"A strong clean energy economy combats climate change while creating good jobs and a healthy environment," Cooper asserted at a news conference on the SAS Software Campus in Cary. "With historic storms lashing our state, we must combat climate change, make our state more resilient and lessen the impact of future natural disasters."
The order, "North Carolina's Commitment to Address Climate Change and Transition to a Clean Energy Economy" mandates a statewide reduction of greenhouse gas emissions by 40 percent from 2005 levels, while also ordering state buildings to reduce energy consumption by 40% by 2002-2003 levels. Cooper's action also enables the Department of Commerce to incentivize private companies to go green and invest in alternative energy.
"(Climate change) means sea level rise, stronger storms and erratic weather," Cooper added. "It's time for North Carolinians to do our part and take action."
Officials also confirmed the creation of the North Carolina Climate Change Interagency Council, a body including a representative from every state cabinet agency, to make changes happen.
The order also directs the following actions:
- The North Carolina Department of Environmental Quality (DEQ) will develop a North Carolina Clean Energy Plan to encourage the use of clean energy, including wind, solar, energy efficiency, and energy storage.
- The North Carolina Department of Transportation will develop a plan to accelerate the use of zero-emission vehicles across state government. Cabinet agencies will prioritize the use of ZEVs for trips that can reasonably be made with a ZEV.
- DEQ will help cabinet agencies improve their energy efficiency and publicly report utility consumption.
- The North Carolina Department of Commerce will support the expansion of clean energy businesses and service providers, clean technology investment, and companies with a commitment to procuring renewable energy.
- All cabinet agencies will integrate climate mitigation and resiliency planning into their policies, programs and operations.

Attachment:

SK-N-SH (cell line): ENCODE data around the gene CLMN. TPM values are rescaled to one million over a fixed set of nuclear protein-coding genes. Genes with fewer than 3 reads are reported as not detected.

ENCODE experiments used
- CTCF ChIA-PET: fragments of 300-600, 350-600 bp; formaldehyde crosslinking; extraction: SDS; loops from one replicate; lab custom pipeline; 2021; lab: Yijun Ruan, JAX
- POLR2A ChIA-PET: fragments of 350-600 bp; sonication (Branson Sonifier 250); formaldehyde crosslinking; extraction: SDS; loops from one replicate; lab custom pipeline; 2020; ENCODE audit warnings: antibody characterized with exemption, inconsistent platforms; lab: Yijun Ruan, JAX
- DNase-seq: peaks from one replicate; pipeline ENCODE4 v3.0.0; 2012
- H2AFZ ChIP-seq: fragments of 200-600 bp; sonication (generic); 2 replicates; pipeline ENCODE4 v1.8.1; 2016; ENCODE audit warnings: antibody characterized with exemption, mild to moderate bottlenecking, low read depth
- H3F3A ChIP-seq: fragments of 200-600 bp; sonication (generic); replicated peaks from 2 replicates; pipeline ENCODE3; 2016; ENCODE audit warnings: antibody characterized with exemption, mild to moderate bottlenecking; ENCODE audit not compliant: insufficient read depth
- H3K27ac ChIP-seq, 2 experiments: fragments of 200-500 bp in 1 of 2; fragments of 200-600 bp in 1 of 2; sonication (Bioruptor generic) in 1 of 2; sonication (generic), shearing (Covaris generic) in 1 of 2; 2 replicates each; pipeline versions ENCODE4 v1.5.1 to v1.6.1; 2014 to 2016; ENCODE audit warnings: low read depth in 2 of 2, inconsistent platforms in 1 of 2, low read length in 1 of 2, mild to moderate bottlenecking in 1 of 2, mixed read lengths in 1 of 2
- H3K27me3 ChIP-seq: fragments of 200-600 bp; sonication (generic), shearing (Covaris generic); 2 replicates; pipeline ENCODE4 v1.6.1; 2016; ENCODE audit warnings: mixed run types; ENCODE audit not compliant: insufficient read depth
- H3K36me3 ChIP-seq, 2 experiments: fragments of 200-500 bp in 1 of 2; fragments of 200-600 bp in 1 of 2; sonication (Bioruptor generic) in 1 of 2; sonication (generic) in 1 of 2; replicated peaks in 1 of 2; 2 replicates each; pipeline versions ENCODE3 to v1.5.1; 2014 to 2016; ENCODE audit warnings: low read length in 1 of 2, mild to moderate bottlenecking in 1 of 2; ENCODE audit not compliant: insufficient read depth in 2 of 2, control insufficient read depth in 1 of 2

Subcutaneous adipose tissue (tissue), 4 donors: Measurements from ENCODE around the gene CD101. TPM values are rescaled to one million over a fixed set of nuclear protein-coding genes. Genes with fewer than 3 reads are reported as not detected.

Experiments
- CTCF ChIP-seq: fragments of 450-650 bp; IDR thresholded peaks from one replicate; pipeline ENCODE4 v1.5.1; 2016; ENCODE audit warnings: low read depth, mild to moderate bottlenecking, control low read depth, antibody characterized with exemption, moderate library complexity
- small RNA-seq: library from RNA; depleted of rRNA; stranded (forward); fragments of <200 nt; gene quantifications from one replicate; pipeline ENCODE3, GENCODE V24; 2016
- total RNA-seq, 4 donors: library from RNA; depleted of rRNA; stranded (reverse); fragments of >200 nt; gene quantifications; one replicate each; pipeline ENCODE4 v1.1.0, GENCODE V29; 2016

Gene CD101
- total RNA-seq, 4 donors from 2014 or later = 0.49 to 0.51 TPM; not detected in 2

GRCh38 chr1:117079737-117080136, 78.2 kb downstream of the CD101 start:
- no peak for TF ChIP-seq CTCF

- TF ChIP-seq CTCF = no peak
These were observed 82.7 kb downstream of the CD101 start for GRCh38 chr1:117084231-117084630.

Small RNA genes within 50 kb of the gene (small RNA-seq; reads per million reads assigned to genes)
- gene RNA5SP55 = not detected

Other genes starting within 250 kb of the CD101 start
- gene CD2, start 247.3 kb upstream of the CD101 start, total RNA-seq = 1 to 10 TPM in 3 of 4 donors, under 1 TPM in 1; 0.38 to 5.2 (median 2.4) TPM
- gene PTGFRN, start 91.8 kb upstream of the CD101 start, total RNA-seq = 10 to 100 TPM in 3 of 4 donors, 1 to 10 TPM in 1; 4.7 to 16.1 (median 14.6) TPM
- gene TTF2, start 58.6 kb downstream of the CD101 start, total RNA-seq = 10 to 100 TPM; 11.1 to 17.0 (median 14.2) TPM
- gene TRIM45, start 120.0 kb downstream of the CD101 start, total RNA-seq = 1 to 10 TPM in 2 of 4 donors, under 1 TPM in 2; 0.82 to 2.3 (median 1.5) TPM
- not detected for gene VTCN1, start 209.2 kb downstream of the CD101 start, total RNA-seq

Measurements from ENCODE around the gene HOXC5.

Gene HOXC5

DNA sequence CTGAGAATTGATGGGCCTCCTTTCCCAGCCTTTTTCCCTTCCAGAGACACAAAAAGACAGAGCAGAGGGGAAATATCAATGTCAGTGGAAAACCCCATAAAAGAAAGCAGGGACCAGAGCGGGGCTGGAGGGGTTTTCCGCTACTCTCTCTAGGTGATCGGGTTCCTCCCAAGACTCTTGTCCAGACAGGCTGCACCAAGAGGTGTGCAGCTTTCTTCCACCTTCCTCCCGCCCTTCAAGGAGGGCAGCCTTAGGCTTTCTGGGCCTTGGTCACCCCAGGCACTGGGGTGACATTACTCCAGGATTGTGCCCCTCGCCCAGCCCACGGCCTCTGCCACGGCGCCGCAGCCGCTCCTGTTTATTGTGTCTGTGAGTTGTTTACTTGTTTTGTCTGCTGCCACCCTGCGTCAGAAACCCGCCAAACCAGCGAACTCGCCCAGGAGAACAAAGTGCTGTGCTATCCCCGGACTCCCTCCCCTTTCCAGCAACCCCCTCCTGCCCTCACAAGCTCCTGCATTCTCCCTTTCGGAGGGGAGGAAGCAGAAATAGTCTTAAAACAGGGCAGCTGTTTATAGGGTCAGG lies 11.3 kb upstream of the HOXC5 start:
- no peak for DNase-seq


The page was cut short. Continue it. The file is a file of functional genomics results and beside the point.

Environmental groups were quick to applaud the Governor's action.
"Governor Cooper's action is the kind of responsible environmental leadership North Carolina so desperately needs, recently highlighted by the devastation to our state from hurricanes Florence and Matthew," said June Blotnick, executive director, Clean Air Carolina. "This directive will create jobs, save hard-earned taxpayer dollars and move us away from the dirty fuels that pollute our air and accelerate climate change. Setting an aggressive and achievable standard acknowledges the urgency underscored by the recent international report on climate change. These state targets combined with similar goals set by Charlotte, Asheville, Boone, Wake County and others will advance our transition to a clean energy economy and that's good for all North Carolinians."
Republican leaders, meantime, offered a mix of support and apprehension.
"State officials should do everything in our power to increase the efficiency of government buildings and motor fleets to be good stewards of taxpayer dollars and the environment, so I'm open to reviewing specific strategies and proposals that would achieve those goals on behalf of North Carolinians," Speaker Tim Moore (R-Cleveland) told ABC11. "Effective energy reform requires bipartisan cooperation, like the Competitive Energy Solutions Act passed by the state legislature and signed by the governor in 2017, so we must continue to work together towards other commonsense reforms that secure a sustainable and affordable future to benefit North Carolina families and businesses."
Senate President Phil Berger (R-Rockingham), however, argued, "While arbitrary platitudes might satisfy far-left donors, our state's energy policies have to account for the real costs they impose on the public. I support an all-of-the-above energy strategy that includes renewables, but I don't support programs that have minimal positive impact and can only sustain themselves with taxpayer and ratepayer money from those who can least afford it. The key is to find solutions that actually work in the private market, and I'm open to any and all ideas that help get us there."
When it comes to public opinion, Gov. Cooper appears to have strong support: a recent poll by Elon University rates Cooper's approval rating at 87 percent for his response to Hurricane Florence.
The poll also gauged North Carolinians' opinions on the environment and environmental policy, and reports 76 percent of respondents support restricting some real estate development in flood-prone areas and 62 percent say the government should incorporate findings from climate change scientists into future planning.